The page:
Overall, there doesn't seem to be one concrete answer on this that everyone agrees on, but the following references might shed some light on it for you...
Freyd, J. & Johnson J.Q. (1998). Commentary: Domestic Violence, Folk Etymologies, & "Rule of Thumb". Retrieved May 8, 2008, from http://dynamic.uoregon.edu/~jjf/essays/ruleofthumb.html
- This essay discusses the differences in opinion on the legal history of the term "rule of thumb".
Service, N. N. (1994, July 26). Word experts overrule; feminists on 'rule of thumb'. Plain Dealer (Cleveland, Ohio), pp. 9E.
- "But the phrase 'rule of thumb,' as it turns out, has more to do with carpentry and beer-making than domestic violence.
Those who attributed the phrase to an old rule of law that supposedly condoned wife-beating are having second thoughts. The latest capitulation came a few days ago, when Rep. Charles Schumer, D-N.Y., who often invoked the phrase when talking about domestic violence, started to use it again during a news conference outside the Capitol, then stopped midsentence. He explained that Sen. Barbara Boxer, D-Calif., had told him the background of the phrase was 'apocryphal.' Which is a politician's way of saying something is not true."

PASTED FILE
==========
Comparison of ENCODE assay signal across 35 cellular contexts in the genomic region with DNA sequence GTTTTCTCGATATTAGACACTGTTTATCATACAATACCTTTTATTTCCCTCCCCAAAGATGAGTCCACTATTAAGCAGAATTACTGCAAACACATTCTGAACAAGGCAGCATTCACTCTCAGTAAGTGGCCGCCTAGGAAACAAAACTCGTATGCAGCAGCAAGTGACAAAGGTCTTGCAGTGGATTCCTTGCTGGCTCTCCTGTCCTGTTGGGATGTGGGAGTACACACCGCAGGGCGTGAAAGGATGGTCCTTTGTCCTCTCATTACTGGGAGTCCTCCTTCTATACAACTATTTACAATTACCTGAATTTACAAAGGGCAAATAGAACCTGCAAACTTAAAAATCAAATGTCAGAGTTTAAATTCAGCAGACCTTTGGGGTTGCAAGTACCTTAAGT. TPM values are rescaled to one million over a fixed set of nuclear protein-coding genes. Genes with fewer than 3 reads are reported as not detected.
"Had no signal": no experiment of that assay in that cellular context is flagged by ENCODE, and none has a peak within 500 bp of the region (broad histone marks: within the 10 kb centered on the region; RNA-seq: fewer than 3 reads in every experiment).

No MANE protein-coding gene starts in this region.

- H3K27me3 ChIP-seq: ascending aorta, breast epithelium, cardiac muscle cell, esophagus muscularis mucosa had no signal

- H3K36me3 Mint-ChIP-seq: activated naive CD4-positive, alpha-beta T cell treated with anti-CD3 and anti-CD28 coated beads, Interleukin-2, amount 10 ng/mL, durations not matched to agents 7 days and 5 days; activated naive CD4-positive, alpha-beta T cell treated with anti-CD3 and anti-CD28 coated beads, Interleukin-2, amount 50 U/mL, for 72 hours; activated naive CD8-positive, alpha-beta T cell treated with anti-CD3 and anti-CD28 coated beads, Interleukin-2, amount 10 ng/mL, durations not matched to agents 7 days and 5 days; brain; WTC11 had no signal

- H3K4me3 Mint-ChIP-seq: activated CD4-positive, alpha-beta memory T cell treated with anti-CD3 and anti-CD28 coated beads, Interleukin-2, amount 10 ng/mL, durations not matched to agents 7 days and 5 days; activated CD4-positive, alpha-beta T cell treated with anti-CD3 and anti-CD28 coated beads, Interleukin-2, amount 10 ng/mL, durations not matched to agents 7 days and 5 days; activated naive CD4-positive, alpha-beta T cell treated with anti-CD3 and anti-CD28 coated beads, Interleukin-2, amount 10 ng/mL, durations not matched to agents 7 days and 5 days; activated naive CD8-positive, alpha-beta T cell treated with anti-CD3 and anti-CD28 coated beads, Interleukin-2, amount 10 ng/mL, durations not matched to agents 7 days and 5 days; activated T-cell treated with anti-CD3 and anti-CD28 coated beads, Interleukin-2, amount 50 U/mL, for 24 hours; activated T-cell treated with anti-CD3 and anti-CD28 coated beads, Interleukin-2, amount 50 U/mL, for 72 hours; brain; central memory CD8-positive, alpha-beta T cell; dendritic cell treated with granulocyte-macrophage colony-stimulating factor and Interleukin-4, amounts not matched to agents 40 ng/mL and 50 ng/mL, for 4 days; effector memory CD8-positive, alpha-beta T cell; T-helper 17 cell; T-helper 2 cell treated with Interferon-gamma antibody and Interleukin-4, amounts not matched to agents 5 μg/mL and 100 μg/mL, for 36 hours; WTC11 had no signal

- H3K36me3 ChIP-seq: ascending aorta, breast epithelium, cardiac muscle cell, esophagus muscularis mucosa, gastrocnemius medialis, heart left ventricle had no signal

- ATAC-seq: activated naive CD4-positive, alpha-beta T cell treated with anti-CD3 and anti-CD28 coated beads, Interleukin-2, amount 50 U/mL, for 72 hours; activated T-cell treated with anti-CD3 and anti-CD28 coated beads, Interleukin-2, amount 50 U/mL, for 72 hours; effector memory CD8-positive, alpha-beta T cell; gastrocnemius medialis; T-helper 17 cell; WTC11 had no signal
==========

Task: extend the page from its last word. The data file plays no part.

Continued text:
Feminists' facts challenge questionable, amount to a backlash.(1994, June 20). The Oregonian (Portland, Oregon), pp. B06.
- "The 1874 case State vs. Oliver states: ``We assume that the old doctrine that a husband had the right to whip his wife provided that he used a switch no larger than his thumb is not the law in North Carolina.'' This common-law rule was derived from the 177th New Constitution of Roman Emperor Justinian I. See Chapter 14. Thus The Oregonian, Seebach and Sommers are off by 1,447 years."
Rhodes, E. (1991, May 5). Brutality at home has long history. The Seattle Times, pp. A11.
- This source describes the history of wife-beating a bit with a very brief mention of what you're looking for.